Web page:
The Blanket

The Blanket - A Journal of Protest & Dissent
Suicide is Painless?

Sean Smyth

There have being a number of articles written in The Blanket about suicide. This is another and tells the story of “Annie”. Annie was born in Strabane in 1983 one of ten children in the Kelly household. From an early age Annie had taken a battering from the world.

She was not long out of infant school when she was put into care. Unfortunately Annie did not receive the care and loving she so desperately needed. When she was eleven she moved back into the family home in one of the most deprived areas in one of the most disadvantage towns in N.I. were she learnt to fight back against society and others who hurt her.

At the young age of twelve Annie made her first of what turned out to be many court appearances on minor charges. At fourteen she was sent to an adult prison on minor charges. While in prison Annie became more and more distressed and disturbed and showed signs of depression. Despite her cries for help none was given.

In 1996 a powerful commons committee expressed “shock” that a child of fifteen was being held in an adult prison. They did nothing to help Annie. Her despair was eventually turned against herself. Annie became so disturbed that she attempted suicide many times.

Society’s answer was to handcuff her to the floor of her prison cell at night, in case she harmed herself. Annie became so disturbed that a fully kitted riot squad accompanied her at all times.

Yet more M.P’s visited Annie in prison. They too condemned the situation Annie was in, “but still nothing was done about it”.

Her family repeatedly warned that Annie was gravely at risk of taking her own life. Her sister Margo said: 'jail has destroyed her, she has tried to hang herself and slashed her wrists on countless occasions, prison has made her mental. We think she can be sorted out, all she needs is a change.'

In January 2002 a local mental health charity wrote to the Governor of Magaberry prison offering to council Annie free of charge. He replied that he had passed their letter to the department responsible of Annie’s health which would reply - 'they never did.'

On September 7th 2002 Annie hanged herself in her prison cell. She was 19.

Annie’s death poses more question than answers. I have never being to prison but you would imagine that if a prisoner was suicidal the authorities would have taken measures to protect the prisoner at risk?

Annie’s suicide and the way the authorities dealt with it is only one aspect of many problems to be faced within our society and like so many other such issues that affect many of our communities it needs to be addressed ultimately at its root cause.

The government need to provide proper resources and facilities for the treatment of mental health.

Below there is a brief overview of common mental disorder “Depression”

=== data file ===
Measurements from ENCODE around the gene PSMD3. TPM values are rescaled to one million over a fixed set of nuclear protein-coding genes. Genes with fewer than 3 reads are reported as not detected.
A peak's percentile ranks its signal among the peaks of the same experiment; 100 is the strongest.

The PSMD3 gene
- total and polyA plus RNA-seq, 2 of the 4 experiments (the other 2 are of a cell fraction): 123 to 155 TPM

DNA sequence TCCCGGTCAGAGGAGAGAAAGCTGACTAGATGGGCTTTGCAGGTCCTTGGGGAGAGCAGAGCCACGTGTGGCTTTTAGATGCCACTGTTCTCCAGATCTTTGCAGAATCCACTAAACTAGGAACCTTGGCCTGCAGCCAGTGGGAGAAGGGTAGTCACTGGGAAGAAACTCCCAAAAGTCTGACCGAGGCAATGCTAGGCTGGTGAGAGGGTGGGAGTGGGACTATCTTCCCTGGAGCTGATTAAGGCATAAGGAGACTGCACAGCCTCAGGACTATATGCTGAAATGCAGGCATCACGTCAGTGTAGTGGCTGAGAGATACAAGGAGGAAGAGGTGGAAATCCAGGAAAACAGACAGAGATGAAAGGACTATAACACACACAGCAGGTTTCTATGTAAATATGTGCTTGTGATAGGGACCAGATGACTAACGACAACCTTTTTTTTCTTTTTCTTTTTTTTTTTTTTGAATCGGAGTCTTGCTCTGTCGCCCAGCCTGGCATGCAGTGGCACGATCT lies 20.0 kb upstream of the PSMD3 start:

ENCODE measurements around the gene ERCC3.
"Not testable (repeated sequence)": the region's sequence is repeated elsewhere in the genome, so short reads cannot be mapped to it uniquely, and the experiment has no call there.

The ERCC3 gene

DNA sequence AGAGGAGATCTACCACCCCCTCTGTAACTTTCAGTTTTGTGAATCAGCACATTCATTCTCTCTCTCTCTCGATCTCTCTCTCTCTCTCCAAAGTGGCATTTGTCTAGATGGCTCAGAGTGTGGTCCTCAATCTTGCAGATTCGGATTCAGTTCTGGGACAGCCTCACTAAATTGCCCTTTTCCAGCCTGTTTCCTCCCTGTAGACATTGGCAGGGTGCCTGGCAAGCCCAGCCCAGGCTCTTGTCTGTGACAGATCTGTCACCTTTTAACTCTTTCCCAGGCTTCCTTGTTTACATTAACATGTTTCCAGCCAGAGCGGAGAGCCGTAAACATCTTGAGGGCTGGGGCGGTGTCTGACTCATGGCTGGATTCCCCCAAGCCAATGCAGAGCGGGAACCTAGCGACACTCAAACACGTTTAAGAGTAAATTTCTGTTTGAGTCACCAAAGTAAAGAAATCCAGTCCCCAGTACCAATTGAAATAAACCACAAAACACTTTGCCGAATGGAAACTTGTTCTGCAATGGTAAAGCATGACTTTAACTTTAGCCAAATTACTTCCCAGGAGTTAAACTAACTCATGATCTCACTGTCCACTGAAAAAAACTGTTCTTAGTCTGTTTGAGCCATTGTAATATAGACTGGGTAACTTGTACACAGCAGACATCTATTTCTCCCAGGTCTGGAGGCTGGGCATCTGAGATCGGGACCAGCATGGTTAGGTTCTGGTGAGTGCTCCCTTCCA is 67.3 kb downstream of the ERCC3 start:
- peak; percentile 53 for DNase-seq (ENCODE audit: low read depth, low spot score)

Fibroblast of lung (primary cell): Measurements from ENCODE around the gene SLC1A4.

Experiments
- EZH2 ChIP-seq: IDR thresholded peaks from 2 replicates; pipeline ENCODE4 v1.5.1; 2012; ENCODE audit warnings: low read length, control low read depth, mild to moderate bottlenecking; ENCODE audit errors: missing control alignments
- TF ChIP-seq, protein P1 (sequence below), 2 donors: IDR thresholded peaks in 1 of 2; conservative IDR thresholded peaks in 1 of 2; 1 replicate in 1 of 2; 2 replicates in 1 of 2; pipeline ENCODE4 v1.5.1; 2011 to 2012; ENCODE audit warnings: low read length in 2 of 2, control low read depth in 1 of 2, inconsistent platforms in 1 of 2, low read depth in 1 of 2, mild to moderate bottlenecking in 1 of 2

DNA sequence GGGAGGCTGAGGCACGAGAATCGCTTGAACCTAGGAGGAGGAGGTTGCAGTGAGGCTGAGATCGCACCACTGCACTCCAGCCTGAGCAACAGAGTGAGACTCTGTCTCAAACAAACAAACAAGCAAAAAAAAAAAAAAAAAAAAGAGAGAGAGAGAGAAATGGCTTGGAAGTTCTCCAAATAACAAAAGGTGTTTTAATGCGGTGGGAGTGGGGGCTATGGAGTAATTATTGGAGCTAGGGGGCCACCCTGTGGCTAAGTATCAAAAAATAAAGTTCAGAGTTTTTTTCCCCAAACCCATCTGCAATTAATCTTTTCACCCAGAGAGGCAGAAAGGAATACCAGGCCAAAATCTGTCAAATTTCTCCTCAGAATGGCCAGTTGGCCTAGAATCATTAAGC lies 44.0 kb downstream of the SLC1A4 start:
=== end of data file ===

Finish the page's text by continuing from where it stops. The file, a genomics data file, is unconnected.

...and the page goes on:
There are three types of depression:

  1. Major depressive disorder “MDD”
  2. Dysthymic disorder
  3. Depressed phase of bipolar disorder “Manic Depression”

Every year up to 25% of women and 12% of men suffer some form of depression. Those aged between 18-44 are most at risk. There is some evidence of inheritance, side affects which can occur in clued 'panic disorder, agoraphobia, social phobia, GAD, PTSD, substance abuse.'

Depression costs the economy between £200-£2,500 million per year. Yet there is no government bodies to provide support to sufferers. Many have to wait between 9-18 months to see a specialist because they cannot afford to pay between £30-£60 per hour to see a private practitioner. By the way there is no government standards for councillors any one can open a practise and call then selves a councillor with the minimal training.

Many people from interface areas, social deprived areas need help and they need it now. It’s time the government and the health authorities tackled mental health. People should not be left to suffer in silence. THERE IS NO SHAME IN BEING MENTALLY ILL.

Suicide is painless? Tell that to the devastated family’s left behind.




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The Blanket - A Journal of Protest & Dissent



I have spent
many years of my life
in opposition, and
I rather like the role.
- Eleanor Roosevelt

Index: Current Articles

8 May 2003


Other Articles From This Issue:


Volunteer Patricia McKay
Brendan Hughes


Death of Barbara Reilly

The Clinton Family


Republicans and the Protestant Working Class
Gerry Ruddy


Suicide is Painless?
Sean Smyth


The Politics of the Undecidable
Liam O Ruairc


Patriotism Polluting Journalism
Anthony McIntyre


At the Theatre

Annie Higgins


4 May 2003


Official Secrets and Official Lies
Carrie Twomey


Iran's Weblog Quandry

Pedram Moallemian


For A Free Press


Tutored, Managed and Castrated
Anthony McIntyre


Forgetting Eric Honniker
Eoghan O’Suilleabhain


Lukacs After Communism
Liam O Ruairc


How's It Goin'?
Brian Mór


Swept Clean

Annie Higgins




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The Blanket Magazine Winter 2002
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